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Bingo is big business for coastal groups

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GAUTIER, Miss. (AP) — Competition is strong among the 12 casinos in South Mississippi and also among the 31 charitable groups that operate bingo games in American Legion posts and church halls across the Gulf Coast.

Bingo players spent $93 million throughout Mississippi in fiscal year 2013, and $14.7 million of that went to support projects of the organizations that run the games.

Sonny Weathersby, director of the Charitable Gaming Division of the Mississippi Gaming Commission, said people call all the time asking how they can open a bingo hall.

"You can't do that," he said.

Bingo operators in Mississippi have to be a registered nonprofit with the secretary of state's office and the Internal Revenue Service.

Bingo and casinos aren't considered competition for each other, Weathersby said.

"Most of the people that play bingo have been playing it all their lives," he said. "Bingo players aren't slot players."

On a recent afternoon at the American Legion Post 1992 off Old Spanish Trail in Gautier, the early bird games were underway. The same people generally sit in the same seats, said Gary Coon, the bingo chairman who calls the numbers as they pop out of the machine. Players mark their cards with orange or blue or yellow dots.

Depending on the size of the crowd, the American Legion can earn $800 on a Sunday with 50 players, said Coon, unless the jackpot pays out that day.

The higher the jackpot, the more people are in the game.

"When the numbers are up there won't be a chair in the house," Coon said.

To win the $675 jackpot a player must get all the numbers on a card in 53 calls or less. If nobody wins, the next week the jackpot goes to $700 in 54 calls.

The American Legion in Gautier has lounge bingo Tuesday nights and a pull tab machine in the bar to increase revenues.

Pascagoula's American Legion is one of the biggest games in South Mississippi, Weathersby said, taking in over $1 million last year and earning a profit of $273,000. In Waveland, the American Legion made a profit of $78,000 on winnings of $500,000 before expenses and prizes.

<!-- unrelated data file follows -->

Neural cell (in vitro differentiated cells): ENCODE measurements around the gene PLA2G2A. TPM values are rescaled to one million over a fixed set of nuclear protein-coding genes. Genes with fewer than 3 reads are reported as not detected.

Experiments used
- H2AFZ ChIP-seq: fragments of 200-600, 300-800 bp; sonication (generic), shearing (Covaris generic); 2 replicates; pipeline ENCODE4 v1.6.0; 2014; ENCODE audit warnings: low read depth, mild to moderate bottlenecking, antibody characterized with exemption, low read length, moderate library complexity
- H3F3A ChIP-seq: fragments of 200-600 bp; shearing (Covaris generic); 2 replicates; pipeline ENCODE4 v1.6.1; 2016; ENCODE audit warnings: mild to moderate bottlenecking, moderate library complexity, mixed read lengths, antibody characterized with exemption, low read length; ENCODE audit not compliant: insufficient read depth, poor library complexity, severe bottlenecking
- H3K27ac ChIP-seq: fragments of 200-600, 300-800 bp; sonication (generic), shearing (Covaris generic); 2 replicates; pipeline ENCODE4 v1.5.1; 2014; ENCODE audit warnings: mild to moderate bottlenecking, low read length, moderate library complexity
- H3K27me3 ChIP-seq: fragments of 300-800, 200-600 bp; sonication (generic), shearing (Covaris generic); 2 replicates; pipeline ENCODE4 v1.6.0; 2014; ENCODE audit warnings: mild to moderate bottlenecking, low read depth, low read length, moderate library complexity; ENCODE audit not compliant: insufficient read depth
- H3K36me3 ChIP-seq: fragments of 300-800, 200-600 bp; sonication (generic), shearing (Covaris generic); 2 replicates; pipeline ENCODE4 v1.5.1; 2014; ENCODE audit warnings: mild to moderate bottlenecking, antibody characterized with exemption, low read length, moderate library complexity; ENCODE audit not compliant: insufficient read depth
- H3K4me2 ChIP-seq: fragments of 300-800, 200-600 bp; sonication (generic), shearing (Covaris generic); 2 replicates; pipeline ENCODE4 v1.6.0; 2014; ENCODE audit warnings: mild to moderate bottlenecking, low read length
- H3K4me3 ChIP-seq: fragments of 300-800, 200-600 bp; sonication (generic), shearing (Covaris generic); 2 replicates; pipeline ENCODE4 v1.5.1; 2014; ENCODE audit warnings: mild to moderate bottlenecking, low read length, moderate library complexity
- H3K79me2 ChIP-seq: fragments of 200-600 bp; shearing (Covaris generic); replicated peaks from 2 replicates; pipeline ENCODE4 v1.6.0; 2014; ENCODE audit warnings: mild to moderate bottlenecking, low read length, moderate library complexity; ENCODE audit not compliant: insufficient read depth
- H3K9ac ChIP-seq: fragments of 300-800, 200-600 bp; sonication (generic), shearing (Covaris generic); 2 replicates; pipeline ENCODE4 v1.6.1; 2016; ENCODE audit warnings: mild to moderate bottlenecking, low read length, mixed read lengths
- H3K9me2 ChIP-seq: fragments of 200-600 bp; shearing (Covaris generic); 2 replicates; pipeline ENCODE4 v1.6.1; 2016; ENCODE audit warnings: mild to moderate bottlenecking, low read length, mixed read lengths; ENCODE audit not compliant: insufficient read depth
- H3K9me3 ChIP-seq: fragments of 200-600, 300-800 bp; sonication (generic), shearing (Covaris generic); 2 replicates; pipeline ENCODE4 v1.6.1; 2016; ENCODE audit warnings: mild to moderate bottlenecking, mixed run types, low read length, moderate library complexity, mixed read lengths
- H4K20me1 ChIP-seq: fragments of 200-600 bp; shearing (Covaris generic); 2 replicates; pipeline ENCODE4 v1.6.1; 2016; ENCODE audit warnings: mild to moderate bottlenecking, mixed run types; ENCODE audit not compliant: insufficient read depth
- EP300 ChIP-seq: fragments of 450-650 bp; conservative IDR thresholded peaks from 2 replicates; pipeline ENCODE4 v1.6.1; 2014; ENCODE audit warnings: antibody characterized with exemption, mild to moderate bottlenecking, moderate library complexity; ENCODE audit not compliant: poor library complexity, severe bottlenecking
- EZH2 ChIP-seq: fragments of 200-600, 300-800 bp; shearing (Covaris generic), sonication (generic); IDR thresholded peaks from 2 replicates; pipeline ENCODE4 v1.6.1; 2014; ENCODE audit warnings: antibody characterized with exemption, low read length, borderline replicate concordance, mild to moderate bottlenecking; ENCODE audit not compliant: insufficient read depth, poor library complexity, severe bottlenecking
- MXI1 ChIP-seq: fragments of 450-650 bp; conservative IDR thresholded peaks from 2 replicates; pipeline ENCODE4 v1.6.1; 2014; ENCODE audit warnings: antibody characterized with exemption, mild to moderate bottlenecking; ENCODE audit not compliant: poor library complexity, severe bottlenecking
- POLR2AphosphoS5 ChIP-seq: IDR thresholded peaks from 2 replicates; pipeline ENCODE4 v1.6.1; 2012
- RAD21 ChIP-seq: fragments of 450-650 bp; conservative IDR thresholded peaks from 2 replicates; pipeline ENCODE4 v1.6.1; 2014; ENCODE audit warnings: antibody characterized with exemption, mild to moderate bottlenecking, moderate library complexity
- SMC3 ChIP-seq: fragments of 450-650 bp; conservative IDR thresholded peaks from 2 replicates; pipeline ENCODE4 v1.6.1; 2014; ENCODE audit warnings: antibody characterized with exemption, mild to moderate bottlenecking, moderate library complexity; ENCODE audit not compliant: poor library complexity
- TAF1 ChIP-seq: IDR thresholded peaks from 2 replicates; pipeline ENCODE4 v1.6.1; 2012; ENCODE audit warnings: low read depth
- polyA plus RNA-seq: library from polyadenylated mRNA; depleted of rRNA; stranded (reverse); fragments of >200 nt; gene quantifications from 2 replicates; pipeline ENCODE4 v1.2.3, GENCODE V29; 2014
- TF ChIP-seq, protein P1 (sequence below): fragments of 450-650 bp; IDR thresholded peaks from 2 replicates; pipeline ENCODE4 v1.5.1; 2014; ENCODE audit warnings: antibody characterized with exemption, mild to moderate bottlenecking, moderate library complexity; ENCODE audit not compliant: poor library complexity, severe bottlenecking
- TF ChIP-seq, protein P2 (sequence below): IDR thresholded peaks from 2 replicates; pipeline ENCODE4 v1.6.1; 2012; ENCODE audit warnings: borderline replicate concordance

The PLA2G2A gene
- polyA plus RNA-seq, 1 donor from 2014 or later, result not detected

Even with these numbers, Weathersby said "Bingo's tough right now. Halls are struggling. It's just the economy more than anything."

Regulations allow the operators to use up to 60 percent for winnings and expenses but 40 percent must be used for charity. The Gaming Commission's Compliance Division audits the nonprofits once or twice a year and agents check on the games monthly or weekly.

The Gautier American Legion uses the money to send students to Boys and Girls State, to help veterans down on their luck and others who need help, such as tornado victims.

Supporting charities is one of the reasons Joann Mathis, 78, of Vancleave, said she's enjoyed playing bingo for 35 years.

She plays three times a week, always sits in the same place and considers 13 her lucky number.

"I was born on Friday the 13th," she said.

Bingo and the halls where the game is played aren't as big on the coast as they are in north of Jackson, Weathersby said.

"There were 40 or 50 halls down there at one time," he said. "Hurricane Katrina got them."

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Information from: The Sun Herald, http://www.sunherald.com

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